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'Four metre snow drifts and buried cars'

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'Four metre snow drifts and buried cars'
The Local's Paul Connolly in northern Sweden this week. Photo: Private
23:57 CET+01:00
Our northern Sweden correspondent, Paul Connolly, endured the region's worst snowstorm of the winter earlier this week and explains how he lived to tell the tale.

As the snow cascaded ceaselessly from the heavens over the weekend, one of my Swedish friends sent me a text message: “You said you wanted a proper winter, now you have a proper winter - be careful what you wish for.”

She was right. I had moaned and whinged last winter (as only Brits can) when the temperatures up here in my part of northern Sweden rarely dipped below -2C and were all too often above zero. I had certainly grizzled about the lack of snow - my snowmobile didn’t make it out of the barn last winter.

That will not be a problem this year.

You know the weather is unusually bad when hardy locals post pictures of mountains of snow on Facebook and send you messages asking if you’re okay and need any help getting out of the house.

In our village we have a man who makes everything tick. In the summer he’s out on one of his mechanical diggers, helping villagers with their building projects. In the winter he’s the man who clear the roads of excess snow. He also offers help clearing driveways of snow but I’ve never taken him up on that because, being a writer, snow-shovelling is the only real exercise I get during the winter.

That was until last Saturday when our car got stuck in our drive, as we tried to set out to see friends. After some rather extreme driving I managed to bulldoze my way out of the drive but we stopped off to see Göran shortly after to ask him to clear our drive.

Our drive to and from our friends’ house was pure folly. The back roads were awash in the white stuff. Any stretch of open, flat road was almost impassable, as the snow fell and almost instantly drifted in the strong wind.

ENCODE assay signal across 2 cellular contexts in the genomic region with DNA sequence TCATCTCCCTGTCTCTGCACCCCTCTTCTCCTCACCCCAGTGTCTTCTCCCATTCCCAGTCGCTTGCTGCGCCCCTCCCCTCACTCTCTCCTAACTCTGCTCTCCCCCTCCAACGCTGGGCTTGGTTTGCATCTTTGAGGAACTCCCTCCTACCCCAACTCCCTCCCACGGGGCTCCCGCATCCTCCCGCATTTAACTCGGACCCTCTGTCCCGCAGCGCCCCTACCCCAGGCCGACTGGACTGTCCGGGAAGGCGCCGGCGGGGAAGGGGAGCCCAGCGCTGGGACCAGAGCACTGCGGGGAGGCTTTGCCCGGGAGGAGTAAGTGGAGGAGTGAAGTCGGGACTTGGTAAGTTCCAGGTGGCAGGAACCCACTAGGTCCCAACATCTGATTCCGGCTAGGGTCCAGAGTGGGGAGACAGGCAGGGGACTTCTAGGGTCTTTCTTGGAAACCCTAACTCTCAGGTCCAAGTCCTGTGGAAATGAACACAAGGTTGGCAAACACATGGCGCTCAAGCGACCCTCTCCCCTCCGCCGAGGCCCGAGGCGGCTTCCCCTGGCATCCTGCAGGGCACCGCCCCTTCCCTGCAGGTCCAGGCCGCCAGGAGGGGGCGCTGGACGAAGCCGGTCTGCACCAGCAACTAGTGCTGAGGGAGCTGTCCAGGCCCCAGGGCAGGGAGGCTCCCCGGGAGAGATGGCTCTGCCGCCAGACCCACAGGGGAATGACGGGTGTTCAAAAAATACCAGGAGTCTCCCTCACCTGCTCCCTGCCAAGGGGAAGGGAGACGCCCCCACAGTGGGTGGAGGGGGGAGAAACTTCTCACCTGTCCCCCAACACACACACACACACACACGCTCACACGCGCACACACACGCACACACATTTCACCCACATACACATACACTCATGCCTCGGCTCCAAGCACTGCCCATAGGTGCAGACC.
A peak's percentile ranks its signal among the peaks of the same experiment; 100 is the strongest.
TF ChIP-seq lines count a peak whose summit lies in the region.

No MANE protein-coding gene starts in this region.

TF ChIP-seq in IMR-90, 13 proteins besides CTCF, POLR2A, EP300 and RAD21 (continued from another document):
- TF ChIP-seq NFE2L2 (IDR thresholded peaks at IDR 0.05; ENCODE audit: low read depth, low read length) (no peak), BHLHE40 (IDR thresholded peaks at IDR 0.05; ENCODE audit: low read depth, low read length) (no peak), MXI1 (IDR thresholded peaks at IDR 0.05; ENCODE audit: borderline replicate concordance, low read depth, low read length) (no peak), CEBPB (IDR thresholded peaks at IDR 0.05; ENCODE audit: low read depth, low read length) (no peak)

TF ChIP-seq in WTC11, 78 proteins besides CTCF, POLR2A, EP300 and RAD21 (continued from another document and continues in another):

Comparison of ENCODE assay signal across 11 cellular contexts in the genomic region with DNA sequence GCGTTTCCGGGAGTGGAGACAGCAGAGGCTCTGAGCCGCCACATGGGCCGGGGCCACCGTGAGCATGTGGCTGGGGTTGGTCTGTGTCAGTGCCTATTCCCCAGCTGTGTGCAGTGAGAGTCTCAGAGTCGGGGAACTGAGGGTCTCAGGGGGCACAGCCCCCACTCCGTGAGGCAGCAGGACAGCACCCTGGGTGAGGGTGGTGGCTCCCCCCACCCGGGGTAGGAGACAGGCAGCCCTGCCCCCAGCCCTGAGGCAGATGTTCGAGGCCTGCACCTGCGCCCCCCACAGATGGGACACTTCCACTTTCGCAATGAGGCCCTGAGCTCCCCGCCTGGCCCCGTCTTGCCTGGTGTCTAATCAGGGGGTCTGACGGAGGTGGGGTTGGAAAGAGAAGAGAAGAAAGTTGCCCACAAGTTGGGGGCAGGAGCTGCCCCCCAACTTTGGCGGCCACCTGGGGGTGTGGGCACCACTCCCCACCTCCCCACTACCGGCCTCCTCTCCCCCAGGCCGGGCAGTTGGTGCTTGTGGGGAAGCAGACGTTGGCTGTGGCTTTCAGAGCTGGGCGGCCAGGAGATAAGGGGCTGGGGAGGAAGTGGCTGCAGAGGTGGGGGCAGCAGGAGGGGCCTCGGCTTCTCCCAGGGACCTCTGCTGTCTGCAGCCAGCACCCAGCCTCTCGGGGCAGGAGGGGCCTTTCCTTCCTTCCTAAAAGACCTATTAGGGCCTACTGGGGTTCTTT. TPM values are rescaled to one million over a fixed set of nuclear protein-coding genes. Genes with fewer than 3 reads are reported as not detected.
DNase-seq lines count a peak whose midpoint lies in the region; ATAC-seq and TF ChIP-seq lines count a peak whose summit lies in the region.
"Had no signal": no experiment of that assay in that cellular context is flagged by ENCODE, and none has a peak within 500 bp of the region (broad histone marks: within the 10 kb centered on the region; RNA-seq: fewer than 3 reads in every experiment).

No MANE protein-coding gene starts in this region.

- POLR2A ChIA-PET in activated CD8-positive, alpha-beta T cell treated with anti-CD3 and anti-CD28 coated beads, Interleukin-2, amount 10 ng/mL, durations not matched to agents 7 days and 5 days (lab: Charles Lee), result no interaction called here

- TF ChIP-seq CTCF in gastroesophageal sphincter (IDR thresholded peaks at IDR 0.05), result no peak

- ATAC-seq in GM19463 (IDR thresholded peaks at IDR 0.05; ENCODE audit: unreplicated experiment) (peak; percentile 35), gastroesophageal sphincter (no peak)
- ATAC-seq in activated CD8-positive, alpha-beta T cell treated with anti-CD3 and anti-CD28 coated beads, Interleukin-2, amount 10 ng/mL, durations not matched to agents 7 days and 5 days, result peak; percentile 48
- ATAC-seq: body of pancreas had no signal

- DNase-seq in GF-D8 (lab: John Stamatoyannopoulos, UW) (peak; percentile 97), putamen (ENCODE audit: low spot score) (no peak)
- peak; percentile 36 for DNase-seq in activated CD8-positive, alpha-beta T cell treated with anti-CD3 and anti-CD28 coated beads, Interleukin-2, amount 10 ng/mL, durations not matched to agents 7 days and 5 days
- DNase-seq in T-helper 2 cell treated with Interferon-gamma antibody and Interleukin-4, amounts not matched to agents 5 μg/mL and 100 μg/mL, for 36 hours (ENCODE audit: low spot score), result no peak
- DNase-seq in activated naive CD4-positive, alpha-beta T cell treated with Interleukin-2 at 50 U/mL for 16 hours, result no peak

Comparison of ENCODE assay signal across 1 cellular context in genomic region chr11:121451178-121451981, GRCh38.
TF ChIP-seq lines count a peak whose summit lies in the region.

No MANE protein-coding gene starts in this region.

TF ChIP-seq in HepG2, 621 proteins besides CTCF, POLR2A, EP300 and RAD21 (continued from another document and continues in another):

We made it back okay and settled in, waiting for storm to pass. Göran had ploughed our drive. On Sunday morning I went out and cleared the drive once more. I also cleared a path down to our woodshed, a distance of perhaps 30 metres.  But Sunday was the worst day of the storm. By 7pm, the snow in our driveway was more than a metre deep and the path to our wood store was obscured by a three metre drift.

We needed wood for our wood-burner so I plunged in with the snow-shovel. It was the hardest physical labour I’ve ever undertaken but, after two hours and three falls, we had wood for our burner. Then I had to dig out our car, because, on Monday, our twin girls had dagis and my girlfriend had a couple of meetings arranged in the local town. I’m still aching, three days later, from my exertions.

We called Göran again on Sunday night and he came out at 10pm to plough our driveway once more but by 7am the next morning, I needed to shovel snow again - the drive had a fresh coating of perhaps 25cm. But the girls made it to dagis and my partner Donna made it to her meetings. Life went on.

As I type this the snow is still falling but the worst is over. Our local newspaper received a record number of letters from readers praising strangers who had helped them out in the midst of the storm. The northern Swedish community spirit is still very strong in testing times.

And me, I’m looking forward to hauling the snowmobile out of the barn on Saturday for its first outing in nearly two years. I love snow. Honestly, I do.

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